Neck Sprain Symptoms and What to Do About Them

What to Expect when You Injure Your Cervical Spine

Neck Sprain Symptons
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It's often difficult for we non-medical people to truly know the extend of a neck injury or condition that gives us pain. When trauma first happens, or pain first comes on, it's easy to blow it out of proportion.

For example, upon a blow to your neck, you may initially (and frantically) think it's broken.

Here's the good news: Trauma to the neck is rarely serious and even less often life threatening.

That said, an abundance of caution is a good thing immediately following an injury, or when your symptoms flare up. Caution can help you avoid making the problem worse — in some cases, much worse — before qualified medical providers can get on the scene,or before you can make it to the doctor's office. This is especially true when you couple the caution with common sense measures.

So if your neck symptoms do not point to a catastrophic emergency, then what do they indicate? A number of possibilities come to mind. One of them is a sprain. Let's unpack this term a bit.

What is a Neck Sprain?

A neck or back sprain occurs as a result of trauma, such as a whiplash incident, a fall, or even sudden twisting movement of the spine. It differs from a strain in that it affects ligaments, which are bands of tissues that, much like straps, hold the bones together at the joints. (Strains, on the other hand, affect muscles.)

Neck sprains tend to occur when a joint or joints are forced beyond normal limits. This can happen all at once, as in a whiplash event (rear end car accident) or slowly over time as when, hour after hour, day after day, year after year, you maintain poor posture while sitting at your computer.

Most likely your neck sprain will be accompanied by pain. But there are a number of other symptoms to be aware of, as well. According to the American Academy of Orthopedic Surgeons, the symptoms of neck sprain include:

  • Neck pain that worsens with movement. This type of neck pain will be concentrated mostly in the back of the neck, AAOS says.
  • Delayed onset neck pain. This just means you may not feel neck pain related to your injury the first day or so after the trauma. It may instead appear one or two days later. So don't write yourself off with an "I'm fine" before the 48 hour mark.
  • Muscle spasms (and pain) in the upper shoulder area
  • A headache that is concentrated in the back of the head.
  • Numbness, tingling or weakness in your arm or hand. These may be signs of radiculopathy, which is an irritated or compressed spinal nerve root. Irritated spinal nerve roots are often, but not always, caused by herniated discs or spinal stenosis.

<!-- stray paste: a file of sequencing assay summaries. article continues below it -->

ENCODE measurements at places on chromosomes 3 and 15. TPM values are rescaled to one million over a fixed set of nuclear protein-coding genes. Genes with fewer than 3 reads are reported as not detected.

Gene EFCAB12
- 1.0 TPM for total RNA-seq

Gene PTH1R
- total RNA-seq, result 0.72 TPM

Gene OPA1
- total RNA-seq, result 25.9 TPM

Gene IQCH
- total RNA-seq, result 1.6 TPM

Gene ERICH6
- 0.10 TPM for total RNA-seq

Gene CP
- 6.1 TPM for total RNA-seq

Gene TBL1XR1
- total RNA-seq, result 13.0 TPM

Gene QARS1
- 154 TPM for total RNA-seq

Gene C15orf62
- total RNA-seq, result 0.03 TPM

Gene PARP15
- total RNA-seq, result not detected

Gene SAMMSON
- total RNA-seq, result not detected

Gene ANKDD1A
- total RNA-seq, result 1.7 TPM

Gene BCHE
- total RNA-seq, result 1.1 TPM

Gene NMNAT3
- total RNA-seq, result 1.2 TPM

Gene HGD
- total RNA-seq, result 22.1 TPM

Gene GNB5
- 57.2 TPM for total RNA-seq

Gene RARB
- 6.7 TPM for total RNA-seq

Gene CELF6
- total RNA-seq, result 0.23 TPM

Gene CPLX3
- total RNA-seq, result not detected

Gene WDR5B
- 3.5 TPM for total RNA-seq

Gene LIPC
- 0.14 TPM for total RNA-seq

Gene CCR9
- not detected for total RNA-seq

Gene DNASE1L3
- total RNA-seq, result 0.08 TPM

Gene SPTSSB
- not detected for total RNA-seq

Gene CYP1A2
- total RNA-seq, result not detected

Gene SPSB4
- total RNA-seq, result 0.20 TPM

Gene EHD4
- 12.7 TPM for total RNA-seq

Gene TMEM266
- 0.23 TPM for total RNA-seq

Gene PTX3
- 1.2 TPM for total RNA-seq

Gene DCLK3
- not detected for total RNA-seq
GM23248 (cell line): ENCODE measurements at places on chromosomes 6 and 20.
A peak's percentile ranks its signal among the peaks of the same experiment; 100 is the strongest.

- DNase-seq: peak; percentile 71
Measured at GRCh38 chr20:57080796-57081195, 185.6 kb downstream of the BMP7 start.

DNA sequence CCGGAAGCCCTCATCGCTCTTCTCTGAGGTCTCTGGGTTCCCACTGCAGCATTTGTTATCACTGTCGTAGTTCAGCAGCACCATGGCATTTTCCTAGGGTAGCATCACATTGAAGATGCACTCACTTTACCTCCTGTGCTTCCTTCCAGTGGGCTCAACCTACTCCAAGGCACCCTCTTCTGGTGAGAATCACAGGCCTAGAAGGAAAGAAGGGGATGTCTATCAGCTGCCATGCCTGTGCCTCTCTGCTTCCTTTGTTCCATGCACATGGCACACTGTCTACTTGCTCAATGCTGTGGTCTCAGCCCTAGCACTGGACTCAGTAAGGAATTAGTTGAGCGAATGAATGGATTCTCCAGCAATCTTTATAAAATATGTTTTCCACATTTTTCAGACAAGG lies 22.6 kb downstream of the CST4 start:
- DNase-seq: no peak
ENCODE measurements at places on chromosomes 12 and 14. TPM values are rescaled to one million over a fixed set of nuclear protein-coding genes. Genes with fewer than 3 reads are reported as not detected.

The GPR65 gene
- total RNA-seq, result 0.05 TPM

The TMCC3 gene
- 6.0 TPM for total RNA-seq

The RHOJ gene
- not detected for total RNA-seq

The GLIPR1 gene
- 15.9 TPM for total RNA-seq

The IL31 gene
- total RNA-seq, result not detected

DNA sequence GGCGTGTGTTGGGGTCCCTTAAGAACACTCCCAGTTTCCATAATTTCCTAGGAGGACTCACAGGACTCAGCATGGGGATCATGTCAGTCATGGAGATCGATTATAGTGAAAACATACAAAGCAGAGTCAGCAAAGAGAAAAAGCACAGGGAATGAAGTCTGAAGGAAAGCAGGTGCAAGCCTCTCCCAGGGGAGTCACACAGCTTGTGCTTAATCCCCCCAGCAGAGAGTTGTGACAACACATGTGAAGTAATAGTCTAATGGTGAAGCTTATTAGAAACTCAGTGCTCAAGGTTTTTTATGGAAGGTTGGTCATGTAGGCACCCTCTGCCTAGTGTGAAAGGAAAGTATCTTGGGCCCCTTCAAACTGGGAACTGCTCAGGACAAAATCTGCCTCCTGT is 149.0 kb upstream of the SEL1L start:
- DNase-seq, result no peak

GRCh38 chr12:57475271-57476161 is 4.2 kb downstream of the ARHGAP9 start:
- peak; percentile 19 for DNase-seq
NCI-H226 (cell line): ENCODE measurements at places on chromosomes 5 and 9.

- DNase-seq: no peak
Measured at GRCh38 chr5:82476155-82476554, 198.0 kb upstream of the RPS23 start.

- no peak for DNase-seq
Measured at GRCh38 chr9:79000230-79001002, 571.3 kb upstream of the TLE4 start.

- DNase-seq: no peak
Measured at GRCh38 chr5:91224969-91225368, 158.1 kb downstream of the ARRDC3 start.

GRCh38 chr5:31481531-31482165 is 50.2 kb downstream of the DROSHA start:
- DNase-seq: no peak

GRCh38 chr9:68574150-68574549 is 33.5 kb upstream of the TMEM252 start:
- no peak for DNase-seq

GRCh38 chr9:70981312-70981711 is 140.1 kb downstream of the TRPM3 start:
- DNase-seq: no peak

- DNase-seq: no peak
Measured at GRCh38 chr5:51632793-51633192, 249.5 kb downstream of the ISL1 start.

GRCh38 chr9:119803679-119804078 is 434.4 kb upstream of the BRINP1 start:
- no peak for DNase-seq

• A stiff neck
  • Decreased flexibility in your neck when you try to move your head up or down, from side to side and/or when you attempt to roll your neck
  • Sore throat
  • Irritability
  • Fatigue
  • Trouble sleeping and concentrating.
  • Swelling in the area of your neck and shoulders.

Grades of Neck or Back Sprains

The intensity of a ligament sprain (as well as a muscle strain) is measured in degrees, which span from mild (aka Grade 1) to severe (Grade 3.)

A Grade 1 sprain is the lightest. Some fibers of the ligaments that surround the joint or joints will likely be stretched, but the joint will, for the most part, stay stable. You may experience mild to moderate pain, some swelling in the area and/or tenderness to the touch.

Grade 2 sprains are considered moderate and consist of partial tearing and some joint instability.Swelling and stiffness may ensue, and you'll likely get at least a bit black and blue in the area of the trauma. You won't be able to use the joint(s) as well as before; it's probably a good idea to downwardly adjust your activity levels for a while, anyway.

Grade 3 sprains are serious, often resulting in complete ligament rupture, loss of function and joint instability. The affected area will most likely swell up and become black and blue (ecchymosis.)

Should you suspect someone in your environment has sustained a serious neck sprain, and possible broken neck, activate emergency medical services (e.g., call 911.) Also, it's critical to keep the person as immobilized as possible until qualified medical help arrives on the scene.

For the other grades, let your pain be your guide. If there's a lot of it and/or the joint(s) in question can't function, seek medical attention at your earliest convenience. In any case, if your pain and/or swelling hasn't diminished after a week's time, it's time to take your symptoms to a doctor for evaluation.


View Article Sources
  • Source:
  • Magee, D. Orthopedic Physical Assessment. 4th ed. Saunders Elsiver. St. Louis. 2006.
  • Your Orthopedic Connection. Neck Sprain. AAOS website. August Last Updated 2013.
  • Moore, K., Dalley, A. Clinically Oriented Anatomy. 5th ed. Lippincott Williams & Wilkins. Baltimore. 2006.